Saturday, September 5, 2015

Top 16 Advantages of Mig Welding that You Should Know

Those advantages of Mig welding can reason why this process is most widely used process in many countries.

Mig welding advantages and disadvantages are commonly determined by kind of Mig welder as well as the nature of the job. Before discussing the upsides and downsides to this process, it’s important to first clarify which Mig welder to use and where it will be used.

Mig welders comes in 1-Phase, 3-Phase and combination 1 and 3-Phase. 1-Phase Mig welders typically have a 115 or 230 VAC, and are used in farms and ranches, home garages, body shops, general repairs, small maintenance work, art work, light fabrications.

Meanwhile, combination 1 and 3-Phase Mig welders give a bit more flexibility for welding. They can finish well the same things as the 1-Phase Mig welder while they are also employed for light manufacturing and fabrication.

Once you know you will be doing the kind of work requiring a Mig welder, you will be able to assess its advantages and disadvantages. Many welding workers would argue that the upsides far outweigh the downsides.


1. Higher productivity

Many welders enjoy higher productivity as a result of time saved by not having to change constantly rods or chip away slag, and not having to repeatedly brush the weld. They are able to work cleaner and faster.

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2. Low cost equipment

You just need invest less than $600 in a welding machine from such reputable manufacturers as Lincoln Electric or ITW. Adding some dollar for shielding gas and Mig wire, you are welding for $700 or less.

3. Low cost consumables

Out of all the processes, consumables for Mig welding cost the least. Mig wire from a large box store is less than $3 per pound, and from a local industrial distributor is closer to $2 per pound.

4. High deposition rates

Especially when compared to stick welding. With Mig welding process, the deposition rates are around 10 pounds per hour (deposited weld metal).

5. Low hydrogen deposits

Unlike stick electrodes and flux-cored wires, solid doesn’t pick up moisture. That’s why it deposits welds consistently with low diffusible levels of hydrogen.

6. Can weld just about every metals

Just by changing the filler wire and sometimes the shielding gas, you can weld stainless steel, carbon steel, nickel alloys, aluminum.

7. Low levels of spatter

Low spatter can be attained by selecting right mode of metal transfer. Pulse, and spray welding can bring this benefit.

8. Unlimited thickness

Mig welding process can be used to weld light gage material and even unlimited thickness by using multiple passes. There need higher amperage and appropriate joint configuration to weld.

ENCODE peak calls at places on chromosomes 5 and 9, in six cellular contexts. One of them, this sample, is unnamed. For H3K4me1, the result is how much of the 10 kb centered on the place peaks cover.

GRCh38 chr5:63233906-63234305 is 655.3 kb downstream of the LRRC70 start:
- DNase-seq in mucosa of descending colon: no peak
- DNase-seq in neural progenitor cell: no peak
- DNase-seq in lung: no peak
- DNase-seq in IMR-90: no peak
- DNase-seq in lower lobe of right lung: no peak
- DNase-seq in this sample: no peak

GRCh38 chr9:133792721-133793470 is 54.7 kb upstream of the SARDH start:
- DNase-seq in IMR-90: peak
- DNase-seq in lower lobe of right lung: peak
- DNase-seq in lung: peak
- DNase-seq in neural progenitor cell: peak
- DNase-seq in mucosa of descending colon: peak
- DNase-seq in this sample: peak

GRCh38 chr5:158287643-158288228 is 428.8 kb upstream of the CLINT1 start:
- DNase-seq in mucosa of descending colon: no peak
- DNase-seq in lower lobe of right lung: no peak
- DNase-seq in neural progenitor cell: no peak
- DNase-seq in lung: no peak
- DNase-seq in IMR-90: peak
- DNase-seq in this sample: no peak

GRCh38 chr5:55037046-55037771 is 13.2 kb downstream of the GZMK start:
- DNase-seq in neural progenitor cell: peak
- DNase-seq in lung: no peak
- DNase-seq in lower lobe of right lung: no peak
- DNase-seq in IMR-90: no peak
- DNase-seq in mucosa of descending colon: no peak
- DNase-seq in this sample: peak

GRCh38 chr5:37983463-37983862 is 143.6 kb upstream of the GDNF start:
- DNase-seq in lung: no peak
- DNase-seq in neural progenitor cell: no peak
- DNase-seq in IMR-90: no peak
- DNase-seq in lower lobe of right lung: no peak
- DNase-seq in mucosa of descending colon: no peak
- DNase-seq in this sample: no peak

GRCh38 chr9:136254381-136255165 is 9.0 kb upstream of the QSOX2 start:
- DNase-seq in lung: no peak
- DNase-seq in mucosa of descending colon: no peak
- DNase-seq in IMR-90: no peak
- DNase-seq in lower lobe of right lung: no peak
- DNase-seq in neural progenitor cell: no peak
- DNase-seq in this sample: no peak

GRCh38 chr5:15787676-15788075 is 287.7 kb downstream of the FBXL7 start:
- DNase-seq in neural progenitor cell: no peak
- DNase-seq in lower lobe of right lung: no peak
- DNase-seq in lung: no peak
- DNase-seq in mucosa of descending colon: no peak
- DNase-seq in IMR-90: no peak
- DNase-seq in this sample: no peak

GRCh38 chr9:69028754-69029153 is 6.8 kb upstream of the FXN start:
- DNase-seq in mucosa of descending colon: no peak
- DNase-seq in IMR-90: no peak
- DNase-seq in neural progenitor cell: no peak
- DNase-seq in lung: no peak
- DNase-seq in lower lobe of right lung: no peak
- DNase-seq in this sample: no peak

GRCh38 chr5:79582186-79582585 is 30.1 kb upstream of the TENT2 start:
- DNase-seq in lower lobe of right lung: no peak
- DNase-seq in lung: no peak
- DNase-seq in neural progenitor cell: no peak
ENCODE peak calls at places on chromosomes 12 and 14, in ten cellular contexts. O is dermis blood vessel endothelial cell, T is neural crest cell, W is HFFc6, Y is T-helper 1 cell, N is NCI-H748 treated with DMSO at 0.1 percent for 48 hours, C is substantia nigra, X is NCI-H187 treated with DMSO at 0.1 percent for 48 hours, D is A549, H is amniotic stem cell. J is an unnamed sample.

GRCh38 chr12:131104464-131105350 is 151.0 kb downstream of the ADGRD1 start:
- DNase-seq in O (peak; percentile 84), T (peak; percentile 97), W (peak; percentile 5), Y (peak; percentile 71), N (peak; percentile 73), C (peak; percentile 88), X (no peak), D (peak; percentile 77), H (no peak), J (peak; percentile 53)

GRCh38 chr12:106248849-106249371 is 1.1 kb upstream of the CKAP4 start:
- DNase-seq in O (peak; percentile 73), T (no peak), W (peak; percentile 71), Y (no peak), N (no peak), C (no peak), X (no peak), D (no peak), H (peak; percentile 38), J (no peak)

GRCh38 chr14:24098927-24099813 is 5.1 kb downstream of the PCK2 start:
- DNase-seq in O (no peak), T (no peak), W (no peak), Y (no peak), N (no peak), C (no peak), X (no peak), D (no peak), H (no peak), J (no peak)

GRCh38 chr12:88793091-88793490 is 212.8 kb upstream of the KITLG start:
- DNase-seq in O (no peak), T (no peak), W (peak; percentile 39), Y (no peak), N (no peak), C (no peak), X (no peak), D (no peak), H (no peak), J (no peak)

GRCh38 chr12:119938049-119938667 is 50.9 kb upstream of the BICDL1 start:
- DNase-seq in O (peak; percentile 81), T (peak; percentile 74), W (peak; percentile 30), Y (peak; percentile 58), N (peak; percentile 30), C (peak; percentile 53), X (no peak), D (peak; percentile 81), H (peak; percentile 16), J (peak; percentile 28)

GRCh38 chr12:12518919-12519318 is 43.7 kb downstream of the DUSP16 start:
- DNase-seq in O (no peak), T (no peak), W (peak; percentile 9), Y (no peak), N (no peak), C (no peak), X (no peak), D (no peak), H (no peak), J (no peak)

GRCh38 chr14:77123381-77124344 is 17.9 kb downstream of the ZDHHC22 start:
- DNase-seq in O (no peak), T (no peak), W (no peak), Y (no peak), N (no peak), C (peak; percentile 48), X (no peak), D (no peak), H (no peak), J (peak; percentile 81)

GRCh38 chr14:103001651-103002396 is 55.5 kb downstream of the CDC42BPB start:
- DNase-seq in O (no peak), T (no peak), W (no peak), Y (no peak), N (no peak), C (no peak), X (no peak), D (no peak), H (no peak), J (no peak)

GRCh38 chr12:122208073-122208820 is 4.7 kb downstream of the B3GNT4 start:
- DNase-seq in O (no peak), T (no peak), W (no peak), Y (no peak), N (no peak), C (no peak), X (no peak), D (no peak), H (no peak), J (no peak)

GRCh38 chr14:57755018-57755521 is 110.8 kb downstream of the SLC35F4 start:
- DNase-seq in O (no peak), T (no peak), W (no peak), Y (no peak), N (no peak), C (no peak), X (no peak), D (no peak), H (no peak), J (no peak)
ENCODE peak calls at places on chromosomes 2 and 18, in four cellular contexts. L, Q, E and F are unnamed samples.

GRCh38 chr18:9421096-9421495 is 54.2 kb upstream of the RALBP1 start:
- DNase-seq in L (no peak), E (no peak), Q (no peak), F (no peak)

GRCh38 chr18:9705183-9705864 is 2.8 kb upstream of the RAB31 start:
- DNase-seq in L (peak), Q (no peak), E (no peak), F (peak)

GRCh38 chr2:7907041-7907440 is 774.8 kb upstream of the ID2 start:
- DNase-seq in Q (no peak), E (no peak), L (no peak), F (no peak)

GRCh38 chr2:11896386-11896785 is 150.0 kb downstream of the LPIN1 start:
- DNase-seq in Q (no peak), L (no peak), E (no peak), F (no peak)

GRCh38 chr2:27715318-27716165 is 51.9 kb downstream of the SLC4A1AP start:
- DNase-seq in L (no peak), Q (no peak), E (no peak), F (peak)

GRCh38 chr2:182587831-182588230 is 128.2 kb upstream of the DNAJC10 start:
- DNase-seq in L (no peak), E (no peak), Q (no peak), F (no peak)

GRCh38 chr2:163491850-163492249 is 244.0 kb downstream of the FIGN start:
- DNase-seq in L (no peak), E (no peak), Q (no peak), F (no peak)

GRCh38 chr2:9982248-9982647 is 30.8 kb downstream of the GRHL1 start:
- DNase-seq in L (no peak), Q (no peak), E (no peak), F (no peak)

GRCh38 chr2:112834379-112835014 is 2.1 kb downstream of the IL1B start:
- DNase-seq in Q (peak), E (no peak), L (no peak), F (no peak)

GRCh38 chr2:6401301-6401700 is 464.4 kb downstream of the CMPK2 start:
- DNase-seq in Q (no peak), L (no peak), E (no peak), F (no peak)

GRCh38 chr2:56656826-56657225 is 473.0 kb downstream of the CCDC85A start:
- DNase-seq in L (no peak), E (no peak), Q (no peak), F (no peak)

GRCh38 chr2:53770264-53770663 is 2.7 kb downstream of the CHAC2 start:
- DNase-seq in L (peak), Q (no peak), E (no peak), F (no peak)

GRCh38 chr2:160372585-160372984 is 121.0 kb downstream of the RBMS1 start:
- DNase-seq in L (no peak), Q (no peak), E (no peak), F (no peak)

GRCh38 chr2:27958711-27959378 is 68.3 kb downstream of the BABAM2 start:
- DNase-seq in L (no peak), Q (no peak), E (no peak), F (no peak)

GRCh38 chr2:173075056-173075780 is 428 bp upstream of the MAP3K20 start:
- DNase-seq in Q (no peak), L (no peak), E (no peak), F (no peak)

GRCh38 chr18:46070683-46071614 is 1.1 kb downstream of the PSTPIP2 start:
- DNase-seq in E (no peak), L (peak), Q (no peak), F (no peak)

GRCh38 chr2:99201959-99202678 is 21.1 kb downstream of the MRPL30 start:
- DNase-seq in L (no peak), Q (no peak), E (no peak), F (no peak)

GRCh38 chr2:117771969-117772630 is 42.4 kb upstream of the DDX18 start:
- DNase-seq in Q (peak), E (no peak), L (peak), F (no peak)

9. Easy to learn

Mig welding is easier to learn than stick welding or Tig welding. It takes just a few hours for welders to learn how to Mig weld, and some instructors claim that they can offer basic training in 20 minutes - with most of the time spent on cleaning the weld.

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10. Clean and efficient

Since Mig welding uses a shielding gas for the arc protection, very few alloying elements are lost as metal transfers across the arc. There isn’t slag to remove, which is common for stick welding. Also, just very little weld spatter is produced. Following a brief clean-up, Mig welders can be back on the job thanks to minimal clean-up required.

11. High electrode efficiencies

Mig process gives efficiencies of 93-97%. That means when buying 100 pounds of Mig wire, you can deposit 93-97 pounds of weld metal. Such processes as stick welding has electrode efficiencies of about 65%. This is because of loss from spatter, slag and not consuming the entire electrode.

12. Input voltages

With electric service, you can weld. Smaller machines can operate on 115 volt input. Those machines are limited to around ¼” weld thickness. Some of newer industrial machines can run anywhere from 208 – 575 input voltage on single or 3-phase circuits. Also, Mig welding machines often can run off of the portable generators.

13. Simple and good welds

Mig welding gives better visibility of weld pool. This process is simple, and auto-feed wire offers better control. With Mig welding, it is not hard to produce a great-looking weld.

14. Versatile

Versatility of Mig welding is undeniable. Mig can weld various metals and alloys, whilst operating in various ways – for example, semi, and fully automatic. Mig welding is helpful for many home welding projects. It’s also used by numerous industries. This technique is used for copper, aluminum, mild steel, stainless steel, magnesium, nickel, and lots of their alloys, and iron and most of its alloys. 

15. Faster welding speed

The continuously fed wire would keep both hands free for Mig welding, which enhances welding speed, weld quality, and overall control.

16. Can be used in thin materials

Mig welding process can be quite easily used on thin materials if properly set. GTAW can be used on thin materials, too, but in such cases as Auto Body, Mig welding wins hands down.

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